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Multnomah Falls Engulfed in Flames as Out-of-Control Wildfire Races West Through Gorge

Firefighters are still trying to save the historic Multnomah Falls Lodge as the fire moves closer.

Firefighters battled through the night to save the historic Multnomah Falls Lodge as the Eagle Creek Fire raced westward overnight.

The falls' iconic lodge, built in 1925, is still standing—but the fire keeps burning nearby. The flames came close to the lodge as the fire burned above and below the falls. From the road, where the Multnomah Falls is usually visible, only smoke and a few remaining flames can be seen.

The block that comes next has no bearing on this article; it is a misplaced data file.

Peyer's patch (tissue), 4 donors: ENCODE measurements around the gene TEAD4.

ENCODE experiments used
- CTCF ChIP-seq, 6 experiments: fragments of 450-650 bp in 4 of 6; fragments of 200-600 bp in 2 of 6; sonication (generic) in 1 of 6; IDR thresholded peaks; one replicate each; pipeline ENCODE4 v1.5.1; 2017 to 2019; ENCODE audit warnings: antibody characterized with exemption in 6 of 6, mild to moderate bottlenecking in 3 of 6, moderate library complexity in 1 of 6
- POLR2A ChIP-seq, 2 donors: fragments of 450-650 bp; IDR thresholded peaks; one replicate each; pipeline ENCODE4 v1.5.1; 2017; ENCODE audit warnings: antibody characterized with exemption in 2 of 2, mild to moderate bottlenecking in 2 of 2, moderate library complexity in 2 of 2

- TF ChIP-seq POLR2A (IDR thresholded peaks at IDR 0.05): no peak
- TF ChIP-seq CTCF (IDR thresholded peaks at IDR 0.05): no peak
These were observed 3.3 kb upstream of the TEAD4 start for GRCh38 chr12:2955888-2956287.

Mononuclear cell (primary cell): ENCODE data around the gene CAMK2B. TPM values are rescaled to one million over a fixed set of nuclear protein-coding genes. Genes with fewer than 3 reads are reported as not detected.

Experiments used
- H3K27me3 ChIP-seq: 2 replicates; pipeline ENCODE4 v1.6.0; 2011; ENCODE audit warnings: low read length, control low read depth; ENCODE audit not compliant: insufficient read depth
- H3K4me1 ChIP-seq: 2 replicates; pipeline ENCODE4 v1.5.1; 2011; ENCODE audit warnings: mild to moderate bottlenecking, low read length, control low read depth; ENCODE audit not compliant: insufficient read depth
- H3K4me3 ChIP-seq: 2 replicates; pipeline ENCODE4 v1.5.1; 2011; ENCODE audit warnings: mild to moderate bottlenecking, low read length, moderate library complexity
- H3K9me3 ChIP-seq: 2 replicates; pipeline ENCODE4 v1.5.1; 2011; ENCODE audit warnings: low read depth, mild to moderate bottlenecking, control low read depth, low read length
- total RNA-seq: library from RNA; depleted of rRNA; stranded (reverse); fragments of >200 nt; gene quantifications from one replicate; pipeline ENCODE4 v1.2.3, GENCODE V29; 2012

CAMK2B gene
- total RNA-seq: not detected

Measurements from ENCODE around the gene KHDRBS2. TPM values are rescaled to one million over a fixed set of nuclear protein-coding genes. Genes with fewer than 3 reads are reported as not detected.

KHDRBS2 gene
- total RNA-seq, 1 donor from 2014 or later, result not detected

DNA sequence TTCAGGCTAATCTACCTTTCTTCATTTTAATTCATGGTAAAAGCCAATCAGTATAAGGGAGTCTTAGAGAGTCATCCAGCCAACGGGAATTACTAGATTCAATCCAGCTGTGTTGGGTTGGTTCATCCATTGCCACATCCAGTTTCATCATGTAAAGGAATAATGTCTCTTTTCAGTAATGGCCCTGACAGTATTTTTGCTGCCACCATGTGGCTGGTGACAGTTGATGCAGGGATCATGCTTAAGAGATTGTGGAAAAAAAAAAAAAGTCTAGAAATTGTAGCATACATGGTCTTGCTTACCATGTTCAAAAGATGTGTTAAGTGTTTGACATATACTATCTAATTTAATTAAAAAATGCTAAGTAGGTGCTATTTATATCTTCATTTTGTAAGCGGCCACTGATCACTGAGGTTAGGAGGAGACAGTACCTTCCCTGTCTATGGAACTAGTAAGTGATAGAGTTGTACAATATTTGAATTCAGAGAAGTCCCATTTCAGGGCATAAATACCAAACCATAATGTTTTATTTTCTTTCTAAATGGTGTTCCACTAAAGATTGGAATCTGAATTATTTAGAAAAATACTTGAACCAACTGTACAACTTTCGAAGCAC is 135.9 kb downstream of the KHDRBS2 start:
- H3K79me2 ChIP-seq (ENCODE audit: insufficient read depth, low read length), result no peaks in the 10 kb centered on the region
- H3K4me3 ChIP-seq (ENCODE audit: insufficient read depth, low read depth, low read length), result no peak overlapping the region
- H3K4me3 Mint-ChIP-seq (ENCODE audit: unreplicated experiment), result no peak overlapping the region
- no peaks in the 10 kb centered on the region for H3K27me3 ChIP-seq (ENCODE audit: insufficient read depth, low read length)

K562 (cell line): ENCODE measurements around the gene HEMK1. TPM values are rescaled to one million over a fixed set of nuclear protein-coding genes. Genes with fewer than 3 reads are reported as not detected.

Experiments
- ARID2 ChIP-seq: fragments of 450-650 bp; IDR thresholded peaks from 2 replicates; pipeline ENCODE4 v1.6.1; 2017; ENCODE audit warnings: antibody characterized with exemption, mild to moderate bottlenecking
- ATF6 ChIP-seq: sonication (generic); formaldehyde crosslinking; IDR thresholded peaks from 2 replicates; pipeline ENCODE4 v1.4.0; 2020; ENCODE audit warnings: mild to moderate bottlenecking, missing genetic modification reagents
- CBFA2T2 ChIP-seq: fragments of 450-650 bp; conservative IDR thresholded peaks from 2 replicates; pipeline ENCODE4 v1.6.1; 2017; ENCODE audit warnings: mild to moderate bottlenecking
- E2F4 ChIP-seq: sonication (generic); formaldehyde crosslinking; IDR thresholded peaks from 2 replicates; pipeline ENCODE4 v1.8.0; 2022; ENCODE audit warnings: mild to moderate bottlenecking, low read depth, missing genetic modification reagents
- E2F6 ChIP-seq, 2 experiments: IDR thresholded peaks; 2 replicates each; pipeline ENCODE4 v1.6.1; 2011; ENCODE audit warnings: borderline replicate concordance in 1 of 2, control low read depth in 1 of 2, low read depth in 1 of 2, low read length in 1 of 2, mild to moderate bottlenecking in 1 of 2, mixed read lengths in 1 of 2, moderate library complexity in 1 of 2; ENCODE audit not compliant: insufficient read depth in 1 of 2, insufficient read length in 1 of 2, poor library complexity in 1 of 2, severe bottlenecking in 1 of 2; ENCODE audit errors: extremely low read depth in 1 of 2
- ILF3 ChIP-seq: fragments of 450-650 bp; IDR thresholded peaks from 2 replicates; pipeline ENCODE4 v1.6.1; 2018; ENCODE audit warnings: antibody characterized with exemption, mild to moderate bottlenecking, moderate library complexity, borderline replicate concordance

The fire, which officials deemed out of control Monday, was already 4,800 acres shortly before midnight. It got bigger, racing 12 miles west overnight through some of the most scenic territory in the Cascades—and even jumped to the Washington side of the Columbia River.

This morning, officials told Oregon Public Broadcasting the fire has grown to at least 10,000 acres—and probably much larger.

By morning, officials ordered residents to evacuate as far west as East Corbett and Bridal Veil.

Although the westward growth of the fire is expected to slow because the wind is dying down, but it's already done catastrophic damage.

A new fire erupted on the Washington side of the Columbia River overnight, starting a new blaze on Archer Mountain in Skamania County.

Meanwhile, the fire continues to pour ash over the Portland metro area, causing schools to cancel outdoor activities or close their doors because of the poor air quality.

I-84 remains closed between Troutdale and milepost 62, two miles west of Hood River.